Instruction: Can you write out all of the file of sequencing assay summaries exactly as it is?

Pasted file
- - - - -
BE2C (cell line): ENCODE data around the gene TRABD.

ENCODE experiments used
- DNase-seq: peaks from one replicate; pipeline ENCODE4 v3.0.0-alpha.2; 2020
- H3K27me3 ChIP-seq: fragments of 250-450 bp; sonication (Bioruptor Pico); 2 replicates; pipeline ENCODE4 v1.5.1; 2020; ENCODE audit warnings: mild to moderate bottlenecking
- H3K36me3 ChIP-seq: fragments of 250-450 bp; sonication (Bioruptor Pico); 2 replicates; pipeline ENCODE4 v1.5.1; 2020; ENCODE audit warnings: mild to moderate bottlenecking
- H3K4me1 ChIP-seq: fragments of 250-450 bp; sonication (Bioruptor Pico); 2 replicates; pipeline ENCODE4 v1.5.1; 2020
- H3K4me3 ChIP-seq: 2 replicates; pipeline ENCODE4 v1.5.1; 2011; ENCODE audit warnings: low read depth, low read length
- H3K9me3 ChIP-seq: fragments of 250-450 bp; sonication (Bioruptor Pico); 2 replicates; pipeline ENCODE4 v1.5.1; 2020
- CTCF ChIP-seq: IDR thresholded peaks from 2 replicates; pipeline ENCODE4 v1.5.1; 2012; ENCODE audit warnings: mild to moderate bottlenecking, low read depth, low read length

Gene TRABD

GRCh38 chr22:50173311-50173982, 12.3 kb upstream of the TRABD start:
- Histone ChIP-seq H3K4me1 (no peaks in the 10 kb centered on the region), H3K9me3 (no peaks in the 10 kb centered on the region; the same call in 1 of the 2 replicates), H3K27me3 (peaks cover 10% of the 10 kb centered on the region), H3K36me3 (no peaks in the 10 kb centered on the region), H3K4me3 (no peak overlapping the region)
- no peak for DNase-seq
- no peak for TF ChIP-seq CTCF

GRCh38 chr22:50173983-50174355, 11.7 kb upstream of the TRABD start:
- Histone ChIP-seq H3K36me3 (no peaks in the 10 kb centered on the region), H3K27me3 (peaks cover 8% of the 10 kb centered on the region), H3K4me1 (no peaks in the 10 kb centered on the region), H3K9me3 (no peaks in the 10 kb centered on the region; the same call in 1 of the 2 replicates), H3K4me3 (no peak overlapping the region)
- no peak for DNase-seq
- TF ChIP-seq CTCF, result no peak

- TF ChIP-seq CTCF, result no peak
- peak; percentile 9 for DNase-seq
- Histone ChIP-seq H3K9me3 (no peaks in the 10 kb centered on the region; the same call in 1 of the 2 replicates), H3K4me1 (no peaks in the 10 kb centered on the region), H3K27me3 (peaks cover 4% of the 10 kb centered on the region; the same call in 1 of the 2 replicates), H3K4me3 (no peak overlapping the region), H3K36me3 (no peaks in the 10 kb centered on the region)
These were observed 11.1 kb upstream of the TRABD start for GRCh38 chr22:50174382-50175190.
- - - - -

BE2C (cell line): ENCODE data around the gene TRABD.

ENCODE experiments used
- DNase-seq: peaks from one replicate; pipeline ENCODE4 v3.0.0-alpha.2; 2020
- H3K27me3 ChIP-seq: fragments of 250-450 bp; sonication (Bioruptor Pico); 2 replicates; pipeline ENCODE4 v1.5.1; 2020; ENCODE audit warnings: mild to moderate bottlenecking
- H3K36me3 ChIP-seq: fragments of 250-450 bp; sonication (Bioruptor Pico); 2 replicates; pipeline ENCODE4 v1.5.1; 2020; ENCODE audit warnings: mild to moderate bottlenecking
- H3K4me1 ChIP-seq: fragments of 250-450 bp; sonication (Bioruptor Pico); 2 replicates; pipeline ENCODE4 v1.5.1; 2020
- H3K4me3 ChIP-seq: 2 replicates; pipeline ENCODE4 v1.5.1; 2011; ENCODE audit warnings: low read depth, low read length
- H3K9me3 ChIP-seq: fragments of 250-450 bp; sonication (Bioruptor Pico); 2 replicates; pipeline ENCODE4 v1.5.1; 2020
- CTCF ChIP-seq: IDR thresholded peaks from 2 replicates; pipeline ENCODE4 v1.5.1; 2012; ENCODE audit warnings: mild to moderate bottlenecking, low read depth, low read length

Gene TRABD

GRCh38 chr22:50173311-50173982, 12.3 kb upstream of the TRABD start:
- Histone ChIP-seq H3K4me1 (no peaks in the 10 kb centered on the region), H3K9me3 (no peaks in the 10 kb centered on the region; the same call in 1 of the 2 replicates), H3K27me3 (peaks cover 10% of the 10 kb centered on the region), H3K36me3 (no peaks in the 10 kb centered on the region), H3K4me3 (no peak overlapping the region)
- no peak for DNase-seq
- no peak for TF ChIP-seq CTCF

GRCh38 chr22:50173983-50174355, 11.7 kb upstream of the TRABD start:
- Histone ChIP-seq H3K36me3 (no peaks in the 10 kb centered on the region), H3K27me3 (peaks cover 8% of the 10 kb centered on the region), H3K4me1 (no peaks in the 10 kb centered on the region), H3K9me3 (no peaks in the 10 kb centered on the region; the same call in 1 of the 2 replicates), H3K4me3 (no peak overlapping the region)
- no peak for DNase-seq
- TF ChIP-seq CTCF, result no peak

- TF ChIP-seq CTCF, result no peak
- peak; percentile 9 for DNase-seq
- Histone ChIP-seq H3K9me3 (no peaks in the 10 kb centered on the region; the same call in 1 of the 2 replicates), H3K4me1 (no peaks in the 10 kb centered on the region), H3K27me3 (peaks cover 4% of the 10 kb centered on the region; the same call in 1 of the 2 replicates), H3K4me3 (no peak overlapping the region), H3K36me3 (no peaks in the 10 kb centered on the region)
These were observed 11.1 kb upstream of the TRABD start for GRCh38 chr22:50174382-50175190.